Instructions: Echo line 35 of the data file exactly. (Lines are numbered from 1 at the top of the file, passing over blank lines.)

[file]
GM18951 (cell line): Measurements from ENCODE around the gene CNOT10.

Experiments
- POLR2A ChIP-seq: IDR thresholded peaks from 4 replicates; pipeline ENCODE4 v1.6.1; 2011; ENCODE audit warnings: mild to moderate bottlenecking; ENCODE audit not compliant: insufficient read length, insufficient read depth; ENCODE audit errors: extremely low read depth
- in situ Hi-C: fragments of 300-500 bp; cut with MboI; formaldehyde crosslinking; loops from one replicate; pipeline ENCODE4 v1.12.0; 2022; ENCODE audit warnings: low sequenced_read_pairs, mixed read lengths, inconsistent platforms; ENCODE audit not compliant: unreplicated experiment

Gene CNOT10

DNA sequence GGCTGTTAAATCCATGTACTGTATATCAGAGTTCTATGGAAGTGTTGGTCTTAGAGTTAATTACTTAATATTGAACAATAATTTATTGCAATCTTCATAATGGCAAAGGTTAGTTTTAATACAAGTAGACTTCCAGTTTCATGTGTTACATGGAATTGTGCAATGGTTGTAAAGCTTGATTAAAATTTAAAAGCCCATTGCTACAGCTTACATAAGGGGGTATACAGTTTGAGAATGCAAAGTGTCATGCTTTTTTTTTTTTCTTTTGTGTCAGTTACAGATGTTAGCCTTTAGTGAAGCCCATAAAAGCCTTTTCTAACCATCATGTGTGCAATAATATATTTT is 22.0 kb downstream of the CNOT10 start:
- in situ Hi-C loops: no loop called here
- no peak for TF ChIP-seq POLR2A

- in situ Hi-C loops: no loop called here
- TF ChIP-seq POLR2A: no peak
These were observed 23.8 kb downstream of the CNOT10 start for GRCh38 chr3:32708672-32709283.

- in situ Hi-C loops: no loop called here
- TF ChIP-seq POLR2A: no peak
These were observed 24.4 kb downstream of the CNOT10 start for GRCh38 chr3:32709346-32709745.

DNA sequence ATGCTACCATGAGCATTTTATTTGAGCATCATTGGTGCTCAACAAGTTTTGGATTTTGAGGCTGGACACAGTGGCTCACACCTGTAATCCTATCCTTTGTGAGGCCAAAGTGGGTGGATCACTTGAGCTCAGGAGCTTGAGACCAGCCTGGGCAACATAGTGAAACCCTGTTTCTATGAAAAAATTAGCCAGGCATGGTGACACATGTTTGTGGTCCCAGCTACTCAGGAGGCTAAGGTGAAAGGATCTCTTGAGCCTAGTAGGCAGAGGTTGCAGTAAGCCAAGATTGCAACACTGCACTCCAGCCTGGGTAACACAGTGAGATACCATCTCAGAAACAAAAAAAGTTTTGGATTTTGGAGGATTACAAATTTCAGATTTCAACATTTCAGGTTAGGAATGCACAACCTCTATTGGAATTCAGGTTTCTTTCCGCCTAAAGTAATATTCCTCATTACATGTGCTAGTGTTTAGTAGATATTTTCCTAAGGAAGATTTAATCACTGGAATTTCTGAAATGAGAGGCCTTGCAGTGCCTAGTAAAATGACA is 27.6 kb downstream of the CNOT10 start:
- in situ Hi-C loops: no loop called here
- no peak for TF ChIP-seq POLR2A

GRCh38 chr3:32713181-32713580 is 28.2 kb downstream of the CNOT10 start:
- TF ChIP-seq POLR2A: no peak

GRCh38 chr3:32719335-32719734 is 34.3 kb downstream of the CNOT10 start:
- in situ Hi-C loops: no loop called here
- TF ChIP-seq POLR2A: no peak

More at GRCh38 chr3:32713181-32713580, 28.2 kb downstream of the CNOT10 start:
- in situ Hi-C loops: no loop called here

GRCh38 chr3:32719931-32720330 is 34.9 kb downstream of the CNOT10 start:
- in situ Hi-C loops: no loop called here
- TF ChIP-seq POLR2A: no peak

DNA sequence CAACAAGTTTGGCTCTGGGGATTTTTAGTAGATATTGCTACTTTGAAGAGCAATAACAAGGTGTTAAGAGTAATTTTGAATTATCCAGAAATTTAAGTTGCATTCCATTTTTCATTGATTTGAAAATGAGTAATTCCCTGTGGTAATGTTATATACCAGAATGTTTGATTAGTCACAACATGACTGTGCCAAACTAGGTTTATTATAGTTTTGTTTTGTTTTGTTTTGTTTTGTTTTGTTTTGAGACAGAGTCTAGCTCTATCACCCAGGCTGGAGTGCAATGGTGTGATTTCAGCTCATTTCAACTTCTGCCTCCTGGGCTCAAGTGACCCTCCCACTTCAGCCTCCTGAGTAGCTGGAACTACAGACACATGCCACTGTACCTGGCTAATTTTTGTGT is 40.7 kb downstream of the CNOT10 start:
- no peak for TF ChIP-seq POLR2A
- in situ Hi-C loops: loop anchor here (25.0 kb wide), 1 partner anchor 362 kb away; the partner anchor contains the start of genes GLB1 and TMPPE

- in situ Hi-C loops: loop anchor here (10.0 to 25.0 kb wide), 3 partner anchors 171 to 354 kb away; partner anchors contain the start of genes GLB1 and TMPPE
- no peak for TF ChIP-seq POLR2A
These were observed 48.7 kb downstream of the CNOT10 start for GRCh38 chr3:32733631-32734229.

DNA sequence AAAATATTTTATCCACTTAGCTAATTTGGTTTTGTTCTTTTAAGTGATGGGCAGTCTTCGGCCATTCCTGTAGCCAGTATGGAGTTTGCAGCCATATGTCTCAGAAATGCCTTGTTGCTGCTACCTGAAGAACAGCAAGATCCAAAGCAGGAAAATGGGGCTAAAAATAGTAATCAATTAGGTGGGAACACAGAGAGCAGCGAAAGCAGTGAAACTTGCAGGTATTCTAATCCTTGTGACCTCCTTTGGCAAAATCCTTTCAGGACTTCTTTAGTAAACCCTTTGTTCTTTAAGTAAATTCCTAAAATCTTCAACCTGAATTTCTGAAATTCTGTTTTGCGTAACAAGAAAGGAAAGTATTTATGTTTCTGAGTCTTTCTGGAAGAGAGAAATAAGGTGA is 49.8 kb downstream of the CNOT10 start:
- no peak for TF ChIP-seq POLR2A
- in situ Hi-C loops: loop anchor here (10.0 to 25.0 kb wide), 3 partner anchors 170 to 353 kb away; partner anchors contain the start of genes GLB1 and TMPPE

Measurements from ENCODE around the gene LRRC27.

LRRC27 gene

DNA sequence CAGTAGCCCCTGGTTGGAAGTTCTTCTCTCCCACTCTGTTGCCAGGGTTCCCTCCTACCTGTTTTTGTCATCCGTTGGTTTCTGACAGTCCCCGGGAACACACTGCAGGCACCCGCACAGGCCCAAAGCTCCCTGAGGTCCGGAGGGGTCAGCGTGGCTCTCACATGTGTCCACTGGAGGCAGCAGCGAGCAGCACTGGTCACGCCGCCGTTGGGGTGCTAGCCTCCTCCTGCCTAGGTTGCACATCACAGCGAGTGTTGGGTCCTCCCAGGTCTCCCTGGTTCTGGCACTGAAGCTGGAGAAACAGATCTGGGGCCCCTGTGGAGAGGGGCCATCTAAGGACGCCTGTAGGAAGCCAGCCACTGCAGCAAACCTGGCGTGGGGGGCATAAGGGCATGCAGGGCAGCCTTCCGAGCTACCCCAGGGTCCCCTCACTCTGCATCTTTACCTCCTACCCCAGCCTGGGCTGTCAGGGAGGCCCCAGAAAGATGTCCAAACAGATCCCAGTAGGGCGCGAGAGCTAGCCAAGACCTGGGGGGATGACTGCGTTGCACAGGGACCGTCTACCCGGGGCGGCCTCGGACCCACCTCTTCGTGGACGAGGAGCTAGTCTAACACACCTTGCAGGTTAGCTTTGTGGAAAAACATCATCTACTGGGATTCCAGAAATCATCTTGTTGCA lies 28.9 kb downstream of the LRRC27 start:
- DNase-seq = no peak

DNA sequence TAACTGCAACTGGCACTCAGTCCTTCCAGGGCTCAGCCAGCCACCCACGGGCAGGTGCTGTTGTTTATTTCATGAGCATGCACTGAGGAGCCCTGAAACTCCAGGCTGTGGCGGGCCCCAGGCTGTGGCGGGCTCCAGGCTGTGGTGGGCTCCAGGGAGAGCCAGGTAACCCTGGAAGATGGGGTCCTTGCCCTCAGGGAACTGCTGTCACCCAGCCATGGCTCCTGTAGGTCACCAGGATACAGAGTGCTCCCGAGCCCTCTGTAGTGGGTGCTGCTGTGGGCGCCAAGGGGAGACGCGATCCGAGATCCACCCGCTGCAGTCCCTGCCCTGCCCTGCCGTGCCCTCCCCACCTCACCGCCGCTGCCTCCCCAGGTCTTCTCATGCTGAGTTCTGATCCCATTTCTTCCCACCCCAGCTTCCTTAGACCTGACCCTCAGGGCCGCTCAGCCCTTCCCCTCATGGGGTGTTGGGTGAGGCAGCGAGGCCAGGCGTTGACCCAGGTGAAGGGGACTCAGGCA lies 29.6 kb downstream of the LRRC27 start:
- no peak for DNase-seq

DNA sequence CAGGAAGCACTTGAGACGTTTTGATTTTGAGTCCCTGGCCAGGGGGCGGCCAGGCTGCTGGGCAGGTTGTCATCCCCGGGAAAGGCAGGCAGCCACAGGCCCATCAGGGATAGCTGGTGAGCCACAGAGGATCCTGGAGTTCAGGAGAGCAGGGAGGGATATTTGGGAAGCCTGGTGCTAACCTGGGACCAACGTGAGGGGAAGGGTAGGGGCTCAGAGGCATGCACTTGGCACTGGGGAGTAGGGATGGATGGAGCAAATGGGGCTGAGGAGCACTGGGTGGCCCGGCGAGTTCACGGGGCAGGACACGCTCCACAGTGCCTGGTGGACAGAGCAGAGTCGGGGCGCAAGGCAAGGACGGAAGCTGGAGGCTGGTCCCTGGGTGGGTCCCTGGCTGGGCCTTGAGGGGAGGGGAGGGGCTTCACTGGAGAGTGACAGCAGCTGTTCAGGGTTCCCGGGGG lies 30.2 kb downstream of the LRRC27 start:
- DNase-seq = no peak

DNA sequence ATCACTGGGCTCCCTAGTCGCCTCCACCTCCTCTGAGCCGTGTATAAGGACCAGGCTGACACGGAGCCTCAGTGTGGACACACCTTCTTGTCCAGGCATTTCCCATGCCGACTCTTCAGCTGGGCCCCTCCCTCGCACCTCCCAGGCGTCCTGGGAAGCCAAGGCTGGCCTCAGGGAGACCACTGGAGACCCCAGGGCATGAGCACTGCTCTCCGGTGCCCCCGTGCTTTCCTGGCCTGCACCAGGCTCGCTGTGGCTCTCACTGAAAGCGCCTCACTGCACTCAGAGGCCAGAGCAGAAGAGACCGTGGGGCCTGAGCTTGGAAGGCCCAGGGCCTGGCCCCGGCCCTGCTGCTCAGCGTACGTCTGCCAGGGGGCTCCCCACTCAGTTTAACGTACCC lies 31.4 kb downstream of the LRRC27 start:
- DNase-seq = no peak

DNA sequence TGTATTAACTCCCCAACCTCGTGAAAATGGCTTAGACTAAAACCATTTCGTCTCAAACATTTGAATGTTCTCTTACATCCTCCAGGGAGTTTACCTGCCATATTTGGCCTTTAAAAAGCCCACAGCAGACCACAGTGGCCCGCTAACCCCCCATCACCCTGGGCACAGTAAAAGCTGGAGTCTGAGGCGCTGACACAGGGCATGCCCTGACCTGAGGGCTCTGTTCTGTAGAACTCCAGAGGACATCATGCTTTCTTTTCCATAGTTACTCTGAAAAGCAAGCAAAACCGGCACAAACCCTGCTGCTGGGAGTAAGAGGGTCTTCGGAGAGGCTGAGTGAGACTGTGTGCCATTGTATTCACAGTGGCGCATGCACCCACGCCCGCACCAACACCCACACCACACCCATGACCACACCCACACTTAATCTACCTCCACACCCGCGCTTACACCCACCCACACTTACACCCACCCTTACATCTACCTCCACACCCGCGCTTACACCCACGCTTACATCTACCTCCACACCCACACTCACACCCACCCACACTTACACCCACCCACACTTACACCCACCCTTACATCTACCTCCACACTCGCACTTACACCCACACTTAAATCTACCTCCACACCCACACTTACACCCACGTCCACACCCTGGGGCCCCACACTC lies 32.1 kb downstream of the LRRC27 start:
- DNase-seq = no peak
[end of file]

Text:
- no peak for TF ChIP-seq POLR2A